It’s beyond insane.

williamg on July 2, 2012 at 9:41 AM

I know that it might not be popular to defend Roberts on this thread, but….I have heard speculation that Roberts had enough votes to overturn the individual mandate, but not enough votes to overturn the whole monstrosity.

From a fiscal perspective, Obamacare WITHOUT the individual mandate is EVEN WORSE than Obamacare with it. With the bans on pre-existing conditions, people could wait until they get sick to buy health insurance (which pretty much negates the whole purpose of insurance). This puts the health insurance industry into the dreaded “death spiral”, where the increasing cost of health insurance makes healthy people less inclined to buy it, and only sick people can even consider buying insurance.

This would destroy the health insurance industry, leaving government-run “healthcare” as the only alternative. Roberts saved us from that fate.

I know that it was tempting to hope that the SC would do our job for us, but the bottom line is this: In a republic, the legislature has the primary responsibility for writing the laws. If we really want this horror show to go away, we should be doing everything in our power to get the right people into Congress.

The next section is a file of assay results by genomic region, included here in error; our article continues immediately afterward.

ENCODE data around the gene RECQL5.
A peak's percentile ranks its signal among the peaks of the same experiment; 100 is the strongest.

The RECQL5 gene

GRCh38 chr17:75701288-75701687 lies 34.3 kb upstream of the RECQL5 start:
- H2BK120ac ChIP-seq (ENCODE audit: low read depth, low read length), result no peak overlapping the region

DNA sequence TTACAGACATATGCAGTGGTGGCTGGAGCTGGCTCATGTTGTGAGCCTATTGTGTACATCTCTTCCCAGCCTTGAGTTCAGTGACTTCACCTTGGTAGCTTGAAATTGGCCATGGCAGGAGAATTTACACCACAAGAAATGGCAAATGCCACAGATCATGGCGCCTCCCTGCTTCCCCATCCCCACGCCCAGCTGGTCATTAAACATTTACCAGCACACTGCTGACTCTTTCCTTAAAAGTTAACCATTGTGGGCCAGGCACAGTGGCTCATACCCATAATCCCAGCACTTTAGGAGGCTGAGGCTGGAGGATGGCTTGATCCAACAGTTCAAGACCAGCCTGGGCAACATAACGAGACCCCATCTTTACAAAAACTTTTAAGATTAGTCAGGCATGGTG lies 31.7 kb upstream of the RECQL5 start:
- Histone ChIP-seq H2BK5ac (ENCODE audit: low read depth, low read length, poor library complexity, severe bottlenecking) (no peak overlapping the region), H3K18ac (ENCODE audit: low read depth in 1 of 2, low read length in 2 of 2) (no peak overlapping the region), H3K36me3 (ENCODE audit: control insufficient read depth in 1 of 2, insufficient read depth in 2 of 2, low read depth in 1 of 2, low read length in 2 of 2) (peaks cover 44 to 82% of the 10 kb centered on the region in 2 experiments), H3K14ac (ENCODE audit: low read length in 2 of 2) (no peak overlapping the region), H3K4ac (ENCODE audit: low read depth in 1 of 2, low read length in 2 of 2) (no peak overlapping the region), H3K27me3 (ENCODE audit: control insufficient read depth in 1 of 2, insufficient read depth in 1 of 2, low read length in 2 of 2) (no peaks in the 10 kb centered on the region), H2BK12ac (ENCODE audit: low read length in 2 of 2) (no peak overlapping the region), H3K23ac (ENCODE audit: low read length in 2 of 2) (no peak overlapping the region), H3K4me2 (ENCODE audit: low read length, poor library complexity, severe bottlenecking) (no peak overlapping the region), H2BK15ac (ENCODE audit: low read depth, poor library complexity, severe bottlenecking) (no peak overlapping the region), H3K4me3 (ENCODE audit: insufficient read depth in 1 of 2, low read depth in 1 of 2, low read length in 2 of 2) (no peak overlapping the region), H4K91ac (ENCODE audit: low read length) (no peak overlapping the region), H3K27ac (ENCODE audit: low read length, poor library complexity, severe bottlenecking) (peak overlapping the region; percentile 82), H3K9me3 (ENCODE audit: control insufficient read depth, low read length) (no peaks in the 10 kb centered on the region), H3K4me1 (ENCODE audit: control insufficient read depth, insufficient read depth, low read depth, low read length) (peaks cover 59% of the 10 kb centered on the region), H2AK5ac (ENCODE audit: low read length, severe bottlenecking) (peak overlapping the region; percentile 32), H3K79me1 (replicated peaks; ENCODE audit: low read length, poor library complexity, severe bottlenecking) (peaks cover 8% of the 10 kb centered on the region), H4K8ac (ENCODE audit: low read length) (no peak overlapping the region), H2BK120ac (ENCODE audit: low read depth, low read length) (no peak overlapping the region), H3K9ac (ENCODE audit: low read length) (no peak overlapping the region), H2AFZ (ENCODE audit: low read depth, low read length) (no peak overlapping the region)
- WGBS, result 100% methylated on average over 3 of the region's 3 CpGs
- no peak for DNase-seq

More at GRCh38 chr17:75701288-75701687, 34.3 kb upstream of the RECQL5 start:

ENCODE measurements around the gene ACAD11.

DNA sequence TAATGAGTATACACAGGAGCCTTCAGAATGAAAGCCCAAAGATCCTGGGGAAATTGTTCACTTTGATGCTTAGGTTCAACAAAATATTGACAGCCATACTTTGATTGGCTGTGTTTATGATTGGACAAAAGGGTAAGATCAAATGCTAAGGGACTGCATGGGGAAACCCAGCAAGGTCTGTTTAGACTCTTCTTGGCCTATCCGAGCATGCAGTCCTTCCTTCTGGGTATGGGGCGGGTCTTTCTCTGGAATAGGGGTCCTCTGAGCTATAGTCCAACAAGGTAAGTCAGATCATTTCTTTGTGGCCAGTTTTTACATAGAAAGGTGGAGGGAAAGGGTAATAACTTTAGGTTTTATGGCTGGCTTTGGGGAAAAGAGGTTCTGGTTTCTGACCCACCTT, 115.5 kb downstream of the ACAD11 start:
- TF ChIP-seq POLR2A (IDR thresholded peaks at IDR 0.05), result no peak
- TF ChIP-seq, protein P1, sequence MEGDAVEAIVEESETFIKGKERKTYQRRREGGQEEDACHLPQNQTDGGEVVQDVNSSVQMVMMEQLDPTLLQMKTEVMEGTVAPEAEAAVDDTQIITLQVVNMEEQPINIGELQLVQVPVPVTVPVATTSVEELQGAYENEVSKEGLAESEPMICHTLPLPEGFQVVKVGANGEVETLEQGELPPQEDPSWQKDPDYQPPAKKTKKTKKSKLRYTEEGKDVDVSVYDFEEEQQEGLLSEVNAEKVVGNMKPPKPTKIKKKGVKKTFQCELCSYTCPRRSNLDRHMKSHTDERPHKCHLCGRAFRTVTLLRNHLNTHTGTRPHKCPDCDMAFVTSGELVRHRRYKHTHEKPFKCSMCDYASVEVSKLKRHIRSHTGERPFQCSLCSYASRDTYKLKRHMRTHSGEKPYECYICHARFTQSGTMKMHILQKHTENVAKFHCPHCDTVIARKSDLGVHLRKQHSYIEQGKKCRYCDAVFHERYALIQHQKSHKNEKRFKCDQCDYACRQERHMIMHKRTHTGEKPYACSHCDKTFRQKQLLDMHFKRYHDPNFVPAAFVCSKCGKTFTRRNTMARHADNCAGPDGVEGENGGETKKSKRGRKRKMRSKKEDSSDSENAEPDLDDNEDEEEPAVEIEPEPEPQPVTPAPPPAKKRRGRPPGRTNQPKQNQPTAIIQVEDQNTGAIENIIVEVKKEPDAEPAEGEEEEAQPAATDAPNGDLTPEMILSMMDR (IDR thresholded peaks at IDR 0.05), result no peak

SubmarineDoc on July 2, 2012 at 9:50 AM

The mandate is only Constitutional as a tax. Roberts did to ObamaCare what if the last Roberts Supreme Court had done to Social Security we wouldn’t to this day have people in the country believing Social Security is for retirement purposes. He exposed the liberal deceit before people could become addicted to the benefits. Social Security and ObamaCare are both entitlement programs which are taxes used by liberal politicians to control the populace and which will bankrupt the country. We won’t get rid of one, but perhaps we have time to get rid of the other if we make use of the time we have. November is all that matters right now.

txmomof6 on July 2, 2012 at 9:54 AM

They did not sign on to it. They think the mandate is constitutional under the Commerce Clause. They did not sign on to Roberts’ opinion regarding the Commerce Clause, or on his opinion the mandate is a tax. They simply agreed the mandate was constitutional, for different reasons. Roberts’ opinion the mandate is a tax is not legally binding precedent.

If a future ruling on Obamacare hinges on whether or not the mandate is a tax, Ginsburg, Souter, Kagan, and Sotomayor are not bound by their vote in this case. They can vote it is not a tax without contradicting themselves.

farsighted on July 2, 2012 at 9:26 AM